More than 100 people are sick in a Campylobacter outbreak in Denmark linked to a local dairy.
The Danish Veterinary and Food Administration (Fødevarestyrelsen), DTU Food Institute and Statens Serum Institut (SSI) are investigating illnesses that began in Bornholm in late May.
Patient interviews point toward pasteurized milk from Bornholms Andelsmejeri (Bornholm Dairy) as the source of infection but product testing has been negative for Campylobacter. Bornholm Dairy is a cooperative owned by Bornholm milk producers.
From May 28 to June 5, 107 people living on Bornholm or who recently visited the island have tested positive for Campylobacter jejuni. The alarm was first raised by Bornholms hospital and at least 16 people needed hospital treatment after Pentecost, a Christian holiday. Patients range in age from 9 months to 97 years old including 45 females and 62 males.
SSI contacted patients and asked them what they ate and drank before becoming ill. The agency also interviewed a control group of healthy citizens. Answers on what 34 patients ate and drank were compared with responses from 68 healthy people living in Bornholm. A total of 32 of the 34 cases drank milk while 45 of 68 controls had this exposure.
The outbreak peaked in late May. Authorities believe it is an isolated incident and that there are no products still on the market that could make people sick.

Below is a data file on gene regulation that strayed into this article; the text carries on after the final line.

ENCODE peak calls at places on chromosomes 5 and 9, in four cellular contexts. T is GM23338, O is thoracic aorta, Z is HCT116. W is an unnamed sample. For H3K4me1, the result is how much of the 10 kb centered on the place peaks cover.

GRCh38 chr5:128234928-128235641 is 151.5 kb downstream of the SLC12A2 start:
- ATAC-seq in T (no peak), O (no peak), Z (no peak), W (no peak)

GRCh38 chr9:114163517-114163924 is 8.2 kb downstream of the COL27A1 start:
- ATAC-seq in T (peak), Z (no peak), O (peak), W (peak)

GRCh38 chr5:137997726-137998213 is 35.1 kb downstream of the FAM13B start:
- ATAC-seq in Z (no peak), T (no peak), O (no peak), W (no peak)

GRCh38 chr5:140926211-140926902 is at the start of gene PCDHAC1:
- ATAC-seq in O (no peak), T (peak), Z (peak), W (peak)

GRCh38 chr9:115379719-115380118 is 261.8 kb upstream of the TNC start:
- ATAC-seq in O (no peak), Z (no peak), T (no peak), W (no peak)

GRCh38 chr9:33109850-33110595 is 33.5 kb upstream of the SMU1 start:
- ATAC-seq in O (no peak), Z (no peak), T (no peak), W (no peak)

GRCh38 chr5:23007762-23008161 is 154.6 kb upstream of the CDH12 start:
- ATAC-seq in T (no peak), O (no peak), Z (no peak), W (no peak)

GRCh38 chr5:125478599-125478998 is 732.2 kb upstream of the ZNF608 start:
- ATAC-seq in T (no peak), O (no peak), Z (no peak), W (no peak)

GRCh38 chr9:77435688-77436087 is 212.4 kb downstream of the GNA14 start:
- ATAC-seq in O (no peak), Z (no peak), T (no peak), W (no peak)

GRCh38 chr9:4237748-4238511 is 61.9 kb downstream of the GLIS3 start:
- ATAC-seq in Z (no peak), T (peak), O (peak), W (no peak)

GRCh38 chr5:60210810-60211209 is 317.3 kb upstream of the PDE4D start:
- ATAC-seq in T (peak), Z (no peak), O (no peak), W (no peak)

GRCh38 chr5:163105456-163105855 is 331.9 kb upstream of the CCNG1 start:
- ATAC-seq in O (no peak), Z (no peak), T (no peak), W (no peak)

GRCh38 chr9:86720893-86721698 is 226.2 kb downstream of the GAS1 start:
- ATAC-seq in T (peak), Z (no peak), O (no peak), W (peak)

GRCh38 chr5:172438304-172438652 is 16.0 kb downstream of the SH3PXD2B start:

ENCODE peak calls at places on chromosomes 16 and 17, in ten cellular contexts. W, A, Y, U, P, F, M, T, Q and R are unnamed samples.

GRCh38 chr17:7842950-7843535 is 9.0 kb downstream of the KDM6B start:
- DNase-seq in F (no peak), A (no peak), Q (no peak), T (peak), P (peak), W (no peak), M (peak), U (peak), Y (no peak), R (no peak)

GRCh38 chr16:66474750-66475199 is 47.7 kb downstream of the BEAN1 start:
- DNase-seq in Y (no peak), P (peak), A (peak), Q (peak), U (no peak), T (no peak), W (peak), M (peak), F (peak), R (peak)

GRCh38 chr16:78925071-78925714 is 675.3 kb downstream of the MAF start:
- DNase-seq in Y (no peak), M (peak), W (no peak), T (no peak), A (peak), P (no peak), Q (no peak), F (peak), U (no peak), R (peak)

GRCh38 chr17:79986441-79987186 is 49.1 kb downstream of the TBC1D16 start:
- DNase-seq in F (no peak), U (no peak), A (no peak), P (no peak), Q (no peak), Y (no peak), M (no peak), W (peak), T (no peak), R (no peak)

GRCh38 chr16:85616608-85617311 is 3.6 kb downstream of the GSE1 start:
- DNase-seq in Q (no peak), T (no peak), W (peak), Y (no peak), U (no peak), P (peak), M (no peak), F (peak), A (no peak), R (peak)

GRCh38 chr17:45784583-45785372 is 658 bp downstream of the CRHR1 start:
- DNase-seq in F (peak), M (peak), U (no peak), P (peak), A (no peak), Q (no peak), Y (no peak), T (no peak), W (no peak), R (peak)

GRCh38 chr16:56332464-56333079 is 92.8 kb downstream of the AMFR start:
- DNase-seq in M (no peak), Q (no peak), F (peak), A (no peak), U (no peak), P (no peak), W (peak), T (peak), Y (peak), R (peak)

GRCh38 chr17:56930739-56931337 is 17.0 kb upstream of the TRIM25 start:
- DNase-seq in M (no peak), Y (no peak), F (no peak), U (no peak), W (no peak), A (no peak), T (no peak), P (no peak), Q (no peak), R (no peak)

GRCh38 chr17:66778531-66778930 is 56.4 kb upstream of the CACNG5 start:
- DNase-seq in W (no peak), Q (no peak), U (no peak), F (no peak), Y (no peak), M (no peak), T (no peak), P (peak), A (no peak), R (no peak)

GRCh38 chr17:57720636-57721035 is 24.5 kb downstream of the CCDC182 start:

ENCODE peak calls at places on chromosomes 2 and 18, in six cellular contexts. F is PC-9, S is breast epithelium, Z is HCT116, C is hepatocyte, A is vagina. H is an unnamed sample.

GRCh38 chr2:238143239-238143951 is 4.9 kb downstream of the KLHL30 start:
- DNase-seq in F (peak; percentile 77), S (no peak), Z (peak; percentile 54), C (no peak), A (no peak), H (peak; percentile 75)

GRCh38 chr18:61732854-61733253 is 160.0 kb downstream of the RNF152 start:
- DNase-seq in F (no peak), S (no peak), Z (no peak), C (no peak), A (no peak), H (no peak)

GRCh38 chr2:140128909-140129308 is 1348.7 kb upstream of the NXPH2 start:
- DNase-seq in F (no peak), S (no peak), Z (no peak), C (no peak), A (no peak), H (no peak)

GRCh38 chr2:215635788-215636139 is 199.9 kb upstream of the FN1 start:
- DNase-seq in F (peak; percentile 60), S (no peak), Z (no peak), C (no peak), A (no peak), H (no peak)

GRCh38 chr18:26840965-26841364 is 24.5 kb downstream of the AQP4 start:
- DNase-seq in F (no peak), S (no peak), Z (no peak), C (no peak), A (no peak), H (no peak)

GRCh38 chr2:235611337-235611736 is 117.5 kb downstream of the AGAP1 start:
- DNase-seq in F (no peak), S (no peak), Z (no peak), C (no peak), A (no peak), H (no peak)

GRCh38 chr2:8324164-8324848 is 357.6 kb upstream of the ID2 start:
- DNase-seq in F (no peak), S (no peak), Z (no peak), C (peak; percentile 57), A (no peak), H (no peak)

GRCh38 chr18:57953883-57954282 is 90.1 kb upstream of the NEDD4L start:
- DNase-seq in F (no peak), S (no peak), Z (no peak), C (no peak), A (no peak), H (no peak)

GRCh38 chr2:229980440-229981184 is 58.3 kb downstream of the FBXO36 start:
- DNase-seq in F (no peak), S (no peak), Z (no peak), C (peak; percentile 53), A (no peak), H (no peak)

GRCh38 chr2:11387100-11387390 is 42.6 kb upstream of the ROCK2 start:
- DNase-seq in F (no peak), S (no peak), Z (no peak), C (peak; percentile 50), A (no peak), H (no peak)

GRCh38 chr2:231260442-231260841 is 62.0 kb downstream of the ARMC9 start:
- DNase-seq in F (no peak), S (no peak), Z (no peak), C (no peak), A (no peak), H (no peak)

Campylobacter is the top cause of gastrointestinal infection in Denmark. In 2019, more than 5,300 cases were registered, which is the highest number ever recorded.
Negative product testing
The Danish Veterinary and Food Administration (DVFA) took samples from milk but no traces of Campylobacter have been found.
“It hasn’t been possible to find Campylobacter in the milk so we don’t have the physical proof. We took samples from four days of production, each day when they do a production they take out some reference samples and put them in the fridge and store them for a few days,” said a DVFA spokesman.
“So when we heard about the problem we tested the reference samples and there was no Campylobacter in them. It might be because it is a low concentration. Another possibility is a problem in production that has already taken place. In the coming weeks other channels will be examined, it could be in the water or in the milk producing animals.”
The spokesman said only milk and not cheese is affected but declined to answer a question on the distribution of potentially contaminated milk.
The dairy has stopped producing to do a technical review of production equipment and cleaning, according to the DVFA.
A statement from the company said no Campylobacter has been found in dairy products, the plant is clean and free of defects, and that all lawful procedures have been followed. It added there was no possibility that pasteurized milk could be mixed with the unpasteurized milk.
All consumer products analyzed from May 26 onward have not revealed any Campylobacter and site inspections by authorized external service engineers and DVFA did not find any issues.
People with Campylobacter infection usually get diarrhea, fever, and stomach cramps. They may also have nausea and vomiting. These symptoms usually start two to five days after the person ingests Campylobacter and last about one week.
(To sign up for a free subscription to Food Safety News, click here.)